In the Blog

Free as in freedom

November 19th, 2008     by Catherine Hayday     Comments

Before I get to commenting on the Women in Linux HOWTO, I think it is ten past overdue o’clock that I get up a post on free software, open-source, closed-source, and maybe just a teensy bit on why people hate Microsoft.

This could go on and on and on: the arguments and positions are complex. Each one of these subheadings could easily be a whole post, or book (and they are).

I’ve been warned that trying to skim over these topics is begging for trolls. I hope to appease the trolls by saying that this is just a taster, a teaser, a CliffsNotes version. (And that you are welcome to use the comments to add your own thoughts and links).

Free Software I think the famous tagline is still the best way of summing it up: “Free as in Speech, not Free as in Beer”. When software is classified as “free”, it doesn’t necessarily mean that you don’t pay for it (“free as in beer”) — that’s “freeware”. Though those two traits do often go together.

What “free” means here is that you have the ability and right to see and work with the source code, and to use the software however you see fit (“free as in freedom”). The free software movement is premised on the ideas of transparency and shared knowledge: that being able to look behind an application, to turn it over and see how it works, and, if you want, to build on it, is an essential freedom for computer users.

I don’t think I can top the Free Software Foundation’s “About” description. You can read it in its entirety here. But a snippet:

“Free software is software that gives you the user the freedom to share, study and modify it. We call this free software because the user is free. … To use free software is to make a political and ethical choice asserting the right to learn, and share what we learn with others. Free software has become the foundation of a learning society where we share our knowledge in a way that others can build upon and enjoy. Currently, many people use proprietary software that denies users these freedoms and benefits. If we make a copy and give it to a friend, if we try to figure out how the program works, if we put a copy on more than one of our own computers in our own home, we could be caught and fined or put in jail. That’s what’s in the fine print of the license agreement you accept when using proprietary software. What if there were a worldwide group of talented ethical programmers voluntarily committed to the idea of writing and sharing software with each other and with anyone else who agreed to share alike? What if anyone could be a part of and benefit from this community even without being a computer expert or knowing anything about programming? We wouldn’t have to worry about getting caught copying a useful program for our friends—because we wouldn’t be doing anything wrong. In fact, such a movement exists, and you can be a part of it.”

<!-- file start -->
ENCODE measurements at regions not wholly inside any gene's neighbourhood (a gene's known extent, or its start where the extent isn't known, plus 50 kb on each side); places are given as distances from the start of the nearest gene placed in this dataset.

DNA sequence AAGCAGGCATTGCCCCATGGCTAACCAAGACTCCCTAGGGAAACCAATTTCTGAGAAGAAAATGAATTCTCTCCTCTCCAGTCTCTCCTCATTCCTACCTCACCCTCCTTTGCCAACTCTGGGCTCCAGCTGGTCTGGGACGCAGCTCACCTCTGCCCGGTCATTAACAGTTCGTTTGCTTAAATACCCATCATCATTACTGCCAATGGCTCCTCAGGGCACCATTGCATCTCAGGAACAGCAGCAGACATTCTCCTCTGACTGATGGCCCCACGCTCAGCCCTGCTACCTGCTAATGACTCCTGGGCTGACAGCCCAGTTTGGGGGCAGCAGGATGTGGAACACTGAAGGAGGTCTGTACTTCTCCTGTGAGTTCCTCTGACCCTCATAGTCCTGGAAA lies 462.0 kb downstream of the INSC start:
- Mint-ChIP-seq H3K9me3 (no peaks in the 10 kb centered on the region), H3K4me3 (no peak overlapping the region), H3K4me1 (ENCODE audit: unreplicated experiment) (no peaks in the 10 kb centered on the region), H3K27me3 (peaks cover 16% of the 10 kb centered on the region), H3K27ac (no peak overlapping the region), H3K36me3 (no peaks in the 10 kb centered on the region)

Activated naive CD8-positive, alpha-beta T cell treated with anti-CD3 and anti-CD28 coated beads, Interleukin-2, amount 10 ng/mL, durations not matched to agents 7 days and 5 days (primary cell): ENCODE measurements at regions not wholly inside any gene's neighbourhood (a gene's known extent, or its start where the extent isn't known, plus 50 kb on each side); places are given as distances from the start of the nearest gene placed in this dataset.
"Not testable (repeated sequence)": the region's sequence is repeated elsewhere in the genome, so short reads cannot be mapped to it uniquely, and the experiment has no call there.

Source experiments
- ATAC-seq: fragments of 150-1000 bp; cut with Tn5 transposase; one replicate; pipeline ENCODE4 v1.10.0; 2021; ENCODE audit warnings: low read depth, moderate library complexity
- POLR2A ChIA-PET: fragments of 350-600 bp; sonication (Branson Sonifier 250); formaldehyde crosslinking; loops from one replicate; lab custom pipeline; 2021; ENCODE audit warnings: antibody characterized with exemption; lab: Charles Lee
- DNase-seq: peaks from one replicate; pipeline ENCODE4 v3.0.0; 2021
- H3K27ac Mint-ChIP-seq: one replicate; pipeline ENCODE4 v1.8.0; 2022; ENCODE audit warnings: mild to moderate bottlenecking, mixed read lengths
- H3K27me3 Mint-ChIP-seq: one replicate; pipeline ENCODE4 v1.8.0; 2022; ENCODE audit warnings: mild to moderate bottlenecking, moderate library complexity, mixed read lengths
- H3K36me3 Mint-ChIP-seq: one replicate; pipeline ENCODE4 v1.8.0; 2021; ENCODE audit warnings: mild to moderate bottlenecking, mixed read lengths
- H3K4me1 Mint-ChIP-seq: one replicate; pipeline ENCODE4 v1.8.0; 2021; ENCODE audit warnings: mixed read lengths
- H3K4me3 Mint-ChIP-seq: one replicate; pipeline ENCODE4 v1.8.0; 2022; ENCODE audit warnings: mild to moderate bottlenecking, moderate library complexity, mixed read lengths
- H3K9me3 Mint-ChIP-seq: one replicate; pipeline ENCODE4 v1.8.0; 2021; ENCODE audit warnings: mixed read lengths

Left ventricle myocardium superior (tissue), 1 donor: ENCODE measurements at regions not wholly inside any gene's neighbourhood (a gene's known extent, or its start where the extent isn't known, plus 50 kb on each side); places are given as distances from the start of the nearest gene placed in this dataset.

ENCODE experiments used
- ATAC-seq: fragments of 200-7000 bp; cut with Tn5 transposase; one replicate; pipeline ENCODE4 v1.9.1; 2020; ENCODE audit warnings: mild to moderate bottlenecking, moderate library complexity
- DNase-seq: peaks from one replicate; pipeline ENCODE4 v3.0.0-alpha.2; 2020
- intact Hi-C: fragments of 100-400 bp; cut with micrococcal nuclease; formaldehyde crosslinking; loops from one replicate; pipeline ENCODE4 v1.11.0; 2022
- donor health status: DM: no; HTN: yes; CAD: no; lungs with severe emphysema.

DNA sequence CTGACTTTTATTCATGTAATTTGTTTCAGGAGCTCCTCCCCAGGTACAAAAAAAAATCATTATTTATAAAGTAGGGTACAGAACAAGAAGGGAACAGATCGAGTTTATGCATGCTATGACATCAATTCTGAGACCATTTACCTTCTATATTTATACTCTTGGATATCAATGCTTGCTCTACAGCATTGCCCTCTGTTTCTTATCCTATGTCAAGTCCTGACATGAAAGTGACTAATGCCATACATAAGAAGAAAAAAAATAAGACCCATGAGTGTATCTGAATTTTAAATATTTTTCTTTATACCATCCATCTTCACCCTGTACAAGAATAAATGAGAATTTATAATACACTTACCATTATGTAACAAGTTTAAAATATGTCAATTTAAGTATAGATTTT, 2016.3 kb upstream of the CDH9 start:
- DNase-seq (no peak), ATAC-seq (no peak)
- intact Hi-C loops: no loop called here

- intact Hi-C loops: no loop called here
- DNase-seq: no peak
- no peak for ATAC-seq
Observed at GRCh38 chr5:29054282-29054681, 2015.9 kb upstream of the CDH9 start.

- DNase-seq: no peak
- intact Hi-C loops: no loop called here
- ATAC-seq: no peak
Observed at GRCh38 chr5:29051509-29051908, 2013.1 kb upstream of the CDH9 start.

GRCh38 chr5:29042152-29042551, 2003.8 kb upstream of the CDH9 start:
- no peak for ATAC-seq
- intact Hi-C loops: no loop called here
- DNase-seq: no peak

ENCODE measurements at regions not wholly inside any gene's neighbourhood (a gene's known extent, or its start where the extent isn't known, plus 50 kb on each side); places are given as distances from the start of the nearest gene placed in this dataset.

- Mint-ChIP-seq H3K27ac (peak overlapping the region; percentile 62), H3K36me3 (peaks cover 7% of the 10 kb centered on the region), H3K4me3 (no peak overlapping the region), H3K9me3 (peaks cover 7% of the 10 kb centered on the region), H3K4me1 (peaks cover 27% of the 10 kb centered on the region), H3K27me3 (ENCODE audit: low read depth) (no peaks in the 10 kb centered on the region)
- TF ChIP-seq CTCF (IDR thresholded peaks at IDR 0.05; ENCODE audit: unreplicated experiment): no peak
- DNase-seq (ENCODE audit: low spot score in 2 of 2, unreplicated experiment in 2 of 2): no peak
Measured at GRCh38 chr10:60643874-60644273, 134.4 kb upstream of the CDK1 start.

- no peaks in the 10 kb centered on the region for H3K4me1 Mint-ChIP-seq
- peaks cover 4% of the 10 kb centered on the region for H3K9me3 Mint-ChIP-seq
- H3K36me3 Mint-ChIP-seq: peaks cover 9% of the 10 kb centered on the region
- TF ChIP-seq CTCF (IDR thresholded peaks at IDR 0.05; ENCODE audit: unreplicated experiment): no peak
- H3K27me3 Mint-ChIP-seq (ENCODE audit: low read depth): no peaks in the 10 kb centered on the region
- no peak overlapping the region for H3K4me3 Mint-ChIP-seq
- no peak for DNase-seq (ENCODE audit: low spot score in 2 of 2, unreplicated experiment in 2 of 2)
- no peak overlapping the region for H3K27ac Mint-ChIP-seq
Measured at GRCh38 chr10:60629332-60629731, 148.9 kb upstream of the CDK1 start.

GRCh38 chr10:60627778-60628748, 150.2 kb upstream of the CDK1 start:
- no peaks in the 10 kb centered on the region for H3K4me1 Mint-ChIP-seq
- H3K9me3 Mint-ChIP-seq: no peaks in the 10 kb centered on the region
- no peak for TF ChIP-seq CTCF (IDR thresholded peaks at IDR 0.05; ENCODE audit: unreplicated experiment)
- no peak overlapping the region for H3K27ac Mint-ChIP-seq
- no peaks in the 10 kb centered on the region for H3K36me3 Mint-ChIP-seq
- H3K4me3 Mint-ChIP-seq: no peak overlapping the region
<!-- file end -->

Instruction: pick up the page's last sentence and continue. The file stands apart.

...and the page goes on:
Free Software is developed and shared under the GNU General Public License (GNU GPL). What that license says, in brief, is that you promise to keep sharing. What you build, you keep GPLing. At no point in the chain can you slap a restrictive license on it. You have to keep passing on to other users the same freedoms that you enjoyed. You have to keep contributing to our collective knowledge. No hoarding.

Open Source All Free Software is Open Source(+), but not all Open Source is Free Software. Open Source is a commitment to showing the code (as in “open source code”), Linux being one of the better known and successful examples of open-source software.

(Sidebar: There’s a teensy bit of shirtyness between Open Source and Free Software over Linux, because the Linux operating system calls itself “Linux” and not “GNU/Linux”, even though the Linux OS is not just the kernel, but also the core utilities and libraries, which are mostly from the GNU project).

(Tux, the Linux penguin)

Open Source maintains many of the same principles as Free Software, but there is more ambiguity (some might say heated discussions) about whether Open Source simply means you can see the code, allowing you to understand how the software works, versus whether you can do anything with it yourself.

Open Source also does not have the same strict definition around making it open and keeping it open. You can’t call your software “Free Software” unless other people are free to use and tinker with it as well. But you can call software “Open Source” so long as people are able to see the human-readable source code.